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Interpretive Lessons

The Soul of a Man
Click here to download a PDF of this lesson. (2.3 MB)

Overview
This lesson, focused on profile writing and its unique characteristics, considers the profiles developed in the film The Soul of a Man while also asking students to consider other profiles they are familiar with and to write some of their own. The film's profiles of three blues musicians provide the basis for complementary activities that ask students to consider the meaning of a man's soul and how a person's life exposes the contents of that soul.

Learning Objectives
By completing this lesson, the student will:

  • Practice note-taking skills while watching a film
  • Understand the difference between profiles and biographies
  • Explore the symbolic meaning of the soul
  • Write personal, literature-based and/or musician-focused profiles
Standards
Addresses the following themes in the National Curriculum Standards for English Language Arts:
Primary: 3, 6
Secondary: 8

Resources Needed
Segments from various television profiles (optional)
Web Sites:
http://cockburnproject.net/songs&music/soam.html
http://www.vh1.com/artists/az/lenoir_j_b_/artist.jhtml
http://www.pbs.org/theblues

Film Tie-Ins
Profile of J.B. Lenoir
The Soul of a Man (segments highlighting J.B. Lenoir)

Introductory Exercise
Many students are familiar with music profiles from MTV or VH1, but most are probably not familiar with the term "profile" and the characteristics of the form. This exercise is designed to introduce students to profiles and to compare them with more traditional biographies. Start by showing the class the segments of the film The Soul of a Man that focus on bluesman J.B. Lenoir. As they watch, ask them to record information that they learn about Lenoir from the segments. After viewing, discuss what students learned about Lenoir, then hand out a written biography of him. Ask students how the depiction of Lenoir in the film differs from that of the biography. [A Lenoir biography can be found at http://www.vh1.com/artists/az/lenoir_j_b_/artist.jhtml.]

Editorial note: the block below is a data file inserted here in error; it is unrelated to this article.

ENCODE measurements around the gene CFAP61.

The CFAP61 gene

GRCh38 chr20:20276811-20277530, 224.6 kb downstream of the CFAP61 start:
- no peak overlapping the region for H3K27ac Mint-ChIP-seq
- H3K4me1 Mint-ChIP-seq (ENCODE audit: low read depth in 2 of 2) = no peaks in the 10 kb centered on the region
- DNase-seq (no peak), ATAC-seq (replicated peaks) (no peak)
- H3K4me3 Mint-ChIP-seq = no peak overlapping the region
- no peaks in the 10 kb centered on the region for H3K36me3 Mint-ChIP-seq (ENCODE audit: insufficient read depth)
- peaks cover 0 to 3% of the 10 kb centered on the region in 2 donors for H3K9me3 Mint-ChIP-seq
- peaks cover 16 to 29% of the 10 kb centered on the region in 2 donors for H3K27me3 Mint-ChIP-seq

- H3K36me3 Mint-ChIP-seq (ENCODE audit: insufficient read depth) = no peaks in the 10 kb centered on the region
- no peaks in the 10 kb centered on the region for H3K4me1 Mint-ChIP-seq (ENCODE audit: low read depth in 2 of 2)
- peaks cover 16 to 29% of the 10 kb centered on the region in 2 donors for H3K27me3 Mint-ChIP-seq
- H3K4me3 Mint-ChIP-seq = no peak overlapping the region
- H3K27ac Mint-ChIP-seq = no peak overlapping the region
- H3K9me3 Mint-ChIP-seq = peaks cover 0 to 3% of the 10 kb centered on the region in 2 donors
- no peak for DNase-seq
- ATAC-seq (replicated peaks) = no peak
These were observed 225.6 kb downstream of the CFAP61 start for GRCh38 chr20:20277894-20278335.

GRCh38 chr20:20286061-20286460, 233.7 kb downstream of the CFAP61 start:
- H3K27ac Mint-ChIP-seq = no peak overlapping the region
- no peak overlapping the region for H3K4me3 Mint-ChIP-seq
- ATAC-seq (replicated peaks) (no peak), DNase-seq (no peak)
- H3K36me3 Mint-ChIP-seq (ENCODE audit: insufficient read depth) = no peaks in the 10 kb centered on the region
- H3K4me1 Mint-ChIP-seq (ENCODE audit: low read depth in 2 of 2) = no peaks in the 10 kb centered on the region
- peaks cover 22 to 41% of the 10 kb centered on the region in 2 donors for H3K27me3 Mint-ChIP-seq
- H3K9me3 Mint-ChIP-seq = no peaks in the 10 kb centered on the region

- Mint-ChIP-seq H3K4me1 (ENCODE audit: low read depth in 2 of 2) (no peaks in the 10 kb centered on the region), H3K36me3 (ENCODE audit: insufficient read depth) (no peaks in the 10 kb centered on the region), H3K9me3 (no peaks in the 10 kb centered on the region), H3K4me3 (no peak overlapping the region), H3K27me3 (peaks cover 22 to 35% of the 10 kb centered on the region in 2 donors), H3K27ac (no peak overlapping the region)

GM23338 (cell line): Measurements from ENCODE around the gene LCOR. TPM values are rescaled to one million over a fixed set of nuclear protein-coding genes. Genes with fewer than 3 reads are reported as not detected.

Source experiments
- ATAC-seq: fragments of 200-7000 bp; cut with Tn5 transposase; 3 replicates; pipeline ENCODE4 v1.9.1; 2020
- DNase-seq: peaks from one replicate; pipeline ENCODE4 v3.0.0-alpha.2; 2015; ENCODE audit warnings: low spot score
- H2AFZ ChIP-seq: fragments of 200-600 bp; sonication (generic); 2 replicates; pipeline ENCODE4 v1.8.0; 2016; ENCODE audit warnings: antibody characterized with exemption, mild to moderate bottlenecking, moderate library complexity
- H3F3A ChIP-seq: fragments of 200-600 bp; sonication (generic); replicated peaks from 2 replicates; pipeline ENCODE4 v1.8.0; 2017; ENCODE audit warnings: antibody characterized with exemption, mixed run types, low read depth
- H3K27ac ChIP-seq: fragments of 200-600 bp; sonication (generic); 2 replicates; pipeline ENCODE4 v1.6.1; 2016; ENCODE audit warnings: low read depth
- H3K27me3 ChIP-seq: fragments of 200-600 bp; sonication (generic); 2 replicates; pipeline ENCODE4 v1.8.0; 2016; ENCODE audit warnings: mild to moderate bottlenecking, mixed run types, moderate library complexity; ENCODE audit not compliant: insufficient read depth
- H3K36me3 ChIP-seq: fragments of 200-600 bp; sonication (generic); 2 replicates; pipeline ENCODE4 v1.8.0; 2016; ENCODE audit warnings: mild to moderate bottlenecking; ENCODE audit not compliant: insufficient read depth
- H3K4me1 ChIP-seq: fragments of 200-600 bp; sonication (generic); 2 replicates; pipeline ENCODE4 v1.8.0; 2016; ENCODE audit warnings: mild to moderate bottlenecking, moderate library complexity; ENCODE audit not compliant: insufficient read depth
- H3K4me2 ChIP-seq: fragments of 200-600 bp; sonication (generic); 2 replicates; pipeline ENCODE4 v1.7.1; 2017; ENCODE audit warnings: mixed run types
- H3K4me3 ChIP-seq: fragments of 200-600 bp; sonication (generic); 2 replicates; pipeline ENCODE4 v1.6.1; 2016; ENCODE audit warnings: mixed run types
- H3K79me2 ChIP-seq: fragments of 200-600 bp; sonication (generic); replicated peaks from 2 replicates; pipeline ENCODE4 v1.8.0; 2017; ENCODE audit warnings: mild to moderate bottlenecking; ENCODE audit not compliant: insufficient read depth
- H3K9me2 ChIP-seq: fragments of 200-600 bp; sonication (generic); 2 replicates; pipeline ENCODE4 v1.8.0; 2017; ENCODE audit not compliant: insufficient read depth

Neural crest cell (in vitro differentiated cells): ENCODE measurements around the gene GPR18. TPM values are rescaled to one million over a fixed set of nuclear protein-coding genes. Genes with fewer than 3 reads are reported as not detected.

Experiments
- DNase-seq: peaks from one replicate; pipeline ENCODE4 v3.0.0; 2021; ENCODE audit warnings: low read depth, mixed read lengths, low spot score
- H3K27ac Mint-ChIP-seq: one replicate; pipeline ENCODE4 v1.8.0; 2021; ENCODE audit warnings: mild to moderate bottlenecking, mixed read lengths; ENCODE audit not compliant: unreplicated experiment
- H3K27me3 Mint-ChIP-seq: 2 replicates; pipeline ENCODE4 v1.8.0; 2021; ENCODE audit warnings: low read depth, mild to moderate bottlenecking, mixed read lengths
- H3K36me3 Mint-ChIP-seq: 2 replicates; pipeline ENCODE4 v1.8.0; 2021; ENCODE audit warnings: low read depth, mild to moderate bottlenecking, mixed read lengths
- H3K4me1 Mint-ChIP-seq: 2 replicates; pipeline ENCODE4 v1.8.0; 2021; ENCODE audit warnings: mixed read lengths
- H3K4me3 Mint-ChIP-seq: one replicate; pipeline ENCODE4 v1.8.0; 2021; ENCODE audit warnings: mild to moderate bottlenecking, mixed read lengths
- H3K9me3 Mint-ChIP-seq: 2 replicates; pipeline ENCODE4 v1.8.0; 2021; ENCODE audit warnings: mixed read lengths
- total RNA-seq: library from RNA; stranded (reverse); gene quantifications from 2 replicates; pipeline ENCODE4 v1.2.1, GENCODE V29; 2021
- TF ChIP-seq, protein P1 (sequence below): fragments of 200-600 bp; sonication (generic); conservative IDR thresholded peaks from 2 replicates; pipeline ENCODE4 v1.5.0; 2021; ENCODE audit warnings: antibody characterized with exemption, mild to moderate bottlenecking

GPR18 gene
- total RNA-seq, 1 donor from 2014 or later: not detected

If you haven't already done so, suggest that the film version of Lenoir is known as a profile, whereas the written version is a biography. It's worth noting that profiles can be written as well as filmed (in case students wrongly assume a difference to be the medium in which the information is created). Assign students to make a compare/contrast chart that highlights the similarities and differences between profiles and biographies.

Similarities
Both tell facts about a person's life; both highlight important people, places, and events in the person's life; both focus on struggles and successes; both present the information in an organized way.

Differences
Profile
More often topically organized
  Biography
More often chronologically organized
Focuses closely on small amount of information
  Includes a large amount of information
Offers interpretation
  Presents facts
Structured around a theme
  Structured around factual information
Based largely on observation and interviews
  Based largely on research
Informative and entertaining
  Informative, less emphasis on entertaining

Conclude this exercise by asking students to discuss the profiles they viewed the previous night for homework. Assign prior to starting this exercise. MTV, VH1, Fox Sports, and 60 Minutes are all good places to find profiles. Discuss how the viewed profiles illustrate the profile characteristics discussed in class.

Focus Exercise
The title of Wim Wenders' film The Soul of a Man suggests a theme around which the film's profiles are focused. This exercise explores the idea of a human's soul, using song lyrics, the film, and literature. Start by asking students to write out a definition for "soul." Then, read a dictionary definition that defines soul as largely synonymous with self. Other common synonyms are spirit, courage, life, and ardor. Ask students, given these definitions, to share what they think the soul of a human represents.